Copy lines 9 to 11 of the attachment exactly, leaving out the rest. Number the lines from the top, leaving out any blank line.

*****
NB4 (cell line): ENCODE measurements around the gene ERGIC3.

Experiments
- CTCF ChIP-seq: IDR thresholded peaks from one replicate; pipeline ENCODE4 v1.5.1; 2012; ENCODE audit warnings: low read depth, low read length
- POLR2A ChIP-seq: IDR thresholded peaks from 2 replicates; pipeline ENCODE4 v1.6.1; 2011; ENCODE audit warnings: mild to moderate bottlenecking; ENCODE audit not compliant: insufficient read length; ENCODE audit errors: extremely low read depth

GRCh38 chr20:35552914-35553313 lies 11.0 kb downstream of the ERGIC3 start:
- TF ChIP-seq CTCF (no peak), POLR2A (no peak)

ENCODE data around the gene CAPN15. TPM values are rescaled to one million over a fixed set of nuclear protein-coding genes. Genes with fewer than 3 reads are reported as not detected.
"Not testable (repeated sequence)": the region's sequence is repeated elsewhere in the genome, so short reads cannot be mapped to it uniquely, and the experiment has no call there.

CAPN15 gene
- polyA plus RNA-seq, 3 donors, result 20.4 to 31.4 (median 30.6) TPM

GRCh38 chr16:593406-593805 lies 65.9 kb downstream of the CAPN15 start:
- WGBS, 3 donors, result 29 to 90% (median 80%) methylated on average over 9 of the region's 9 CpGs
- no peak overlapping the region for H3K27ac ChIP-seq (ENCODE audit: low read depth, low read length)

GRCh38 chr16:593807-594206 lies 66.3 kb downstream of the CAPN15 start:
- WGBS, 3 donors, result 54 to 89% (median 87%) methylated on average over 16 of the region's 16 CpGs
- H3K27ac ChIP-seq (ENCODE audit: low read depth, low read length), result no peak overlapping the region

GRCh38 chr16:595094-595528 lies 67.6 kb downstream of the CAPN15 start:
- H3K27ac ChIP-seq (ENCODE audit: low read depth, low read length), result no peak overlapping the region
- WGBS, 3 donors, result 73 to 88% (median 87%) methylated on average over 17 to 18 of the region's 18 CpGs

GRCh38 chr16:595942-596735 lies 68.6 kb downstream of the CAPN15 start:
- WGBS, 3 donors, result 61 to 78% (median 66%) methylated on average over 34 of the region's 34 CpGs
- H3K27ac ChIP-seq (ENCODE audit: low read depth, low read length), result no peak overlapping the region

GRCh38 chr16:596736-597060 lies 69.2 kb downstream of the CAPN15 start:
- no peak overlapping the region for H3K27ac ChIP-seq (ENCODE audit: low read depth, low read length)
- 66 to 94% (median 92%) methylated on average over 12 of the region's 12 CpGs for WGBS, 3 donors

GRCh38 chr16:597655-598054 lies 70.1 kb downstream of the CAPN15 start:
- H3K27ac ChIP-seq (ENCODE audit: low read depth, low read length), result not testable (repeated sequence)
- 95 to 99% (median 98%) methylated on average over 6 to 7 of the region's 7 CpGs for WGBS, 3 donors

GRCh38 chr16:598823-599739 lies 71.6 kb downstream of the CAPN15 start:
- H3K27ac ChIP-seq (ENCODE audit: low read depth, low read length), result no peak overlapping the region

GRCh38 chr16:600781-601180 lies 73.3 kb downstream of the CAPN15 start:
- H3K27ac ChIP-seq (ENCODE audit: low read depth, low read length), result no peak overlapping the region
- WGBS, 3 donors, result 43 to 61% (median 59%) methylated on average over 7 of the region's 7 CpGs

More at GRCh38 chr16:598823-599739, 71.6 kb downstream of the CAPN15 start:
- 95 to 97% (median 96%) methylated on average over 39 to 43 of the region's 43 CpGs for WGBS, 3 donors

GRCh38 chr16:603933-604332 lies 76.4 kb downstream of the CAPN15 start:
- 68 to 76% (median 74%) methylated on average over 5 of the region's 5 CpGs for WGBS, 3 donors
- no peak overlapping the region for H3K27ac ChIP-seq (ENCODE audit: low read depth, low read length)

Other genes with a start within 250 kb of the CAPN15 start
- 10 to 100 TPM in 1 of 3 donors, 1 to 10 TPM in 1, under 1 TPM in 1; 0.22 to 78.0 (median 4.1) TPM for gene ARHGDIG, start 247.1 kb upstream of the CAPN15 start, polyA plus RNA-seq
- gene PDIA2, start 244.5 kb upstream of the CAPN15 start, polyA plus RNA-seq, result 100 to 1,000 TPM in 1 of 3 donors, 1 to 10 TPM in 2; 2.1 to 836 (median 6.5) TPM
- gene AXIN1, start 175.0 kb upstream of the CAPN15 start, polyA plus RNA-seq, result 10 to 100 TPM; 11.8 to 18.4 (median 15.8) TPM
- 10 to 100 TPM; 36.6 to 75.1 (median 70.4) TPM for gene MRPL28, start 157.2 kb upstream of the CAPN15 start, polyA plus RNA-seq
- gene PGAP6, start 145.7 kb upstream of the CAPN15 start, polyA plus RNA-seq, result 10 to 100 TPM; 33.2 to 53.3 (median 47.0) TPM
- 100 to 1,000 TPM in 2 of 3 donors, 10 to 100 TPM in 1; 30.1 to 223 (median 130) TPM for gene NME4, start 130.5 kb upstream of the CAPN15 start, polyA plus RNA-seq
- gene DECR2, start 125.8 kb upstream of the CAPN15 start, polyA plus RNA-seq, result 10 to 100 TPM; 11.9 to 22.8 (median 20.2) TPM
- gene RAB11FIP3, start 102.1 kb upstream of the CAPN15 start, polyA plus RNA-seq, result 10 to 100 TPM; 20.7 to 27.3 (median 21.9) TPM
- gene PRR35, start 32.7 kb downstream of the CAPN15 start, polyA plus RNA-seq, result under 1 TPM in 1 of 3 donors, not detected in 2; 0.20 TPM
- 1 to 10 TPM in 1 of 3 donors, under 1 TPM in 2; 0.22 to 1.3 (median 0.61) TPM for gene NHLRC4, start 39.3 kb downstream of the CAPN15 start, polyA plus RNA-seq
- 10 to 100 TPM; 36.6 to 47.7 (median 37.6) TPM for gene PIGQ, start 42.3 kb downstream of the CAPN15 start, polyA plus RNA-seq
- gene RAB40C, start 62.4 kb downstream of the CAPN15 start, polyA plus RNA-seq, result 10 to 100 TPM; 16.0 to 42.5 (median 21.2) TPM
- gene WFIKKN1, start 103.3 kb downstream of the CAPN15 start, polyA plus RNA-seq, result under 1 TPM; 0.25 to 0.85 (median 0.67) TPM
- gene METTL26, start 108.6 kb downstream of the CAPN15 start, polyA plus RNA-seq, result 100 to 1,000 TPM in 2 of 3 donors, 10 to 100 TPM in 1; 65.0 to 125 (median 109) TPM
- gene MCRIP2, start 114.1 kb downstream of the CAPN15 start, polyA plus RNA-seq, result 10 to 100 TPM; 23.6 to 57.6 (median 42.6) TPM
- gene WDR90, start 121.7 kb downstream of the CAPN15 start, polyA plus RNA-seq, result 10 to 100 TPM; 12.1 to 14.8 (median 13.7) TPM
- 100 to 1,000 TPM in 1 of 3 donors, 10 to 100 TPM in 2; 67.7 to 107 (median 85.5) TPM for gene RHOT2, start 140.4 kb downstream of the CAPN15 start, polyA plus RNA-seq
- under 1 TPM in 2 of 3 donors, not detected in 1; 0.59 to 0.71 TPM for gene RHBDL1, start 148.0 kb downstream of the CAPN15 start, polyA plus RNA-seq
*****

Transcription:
CAPN15 gene
- polyA plus RNA-seq, 3 donors, result 20.4 to 31.4 (median 30.6) TPM

GRCh38 chr16:593406-593805 lies 65.9 kb downstream of the CAPN15 start: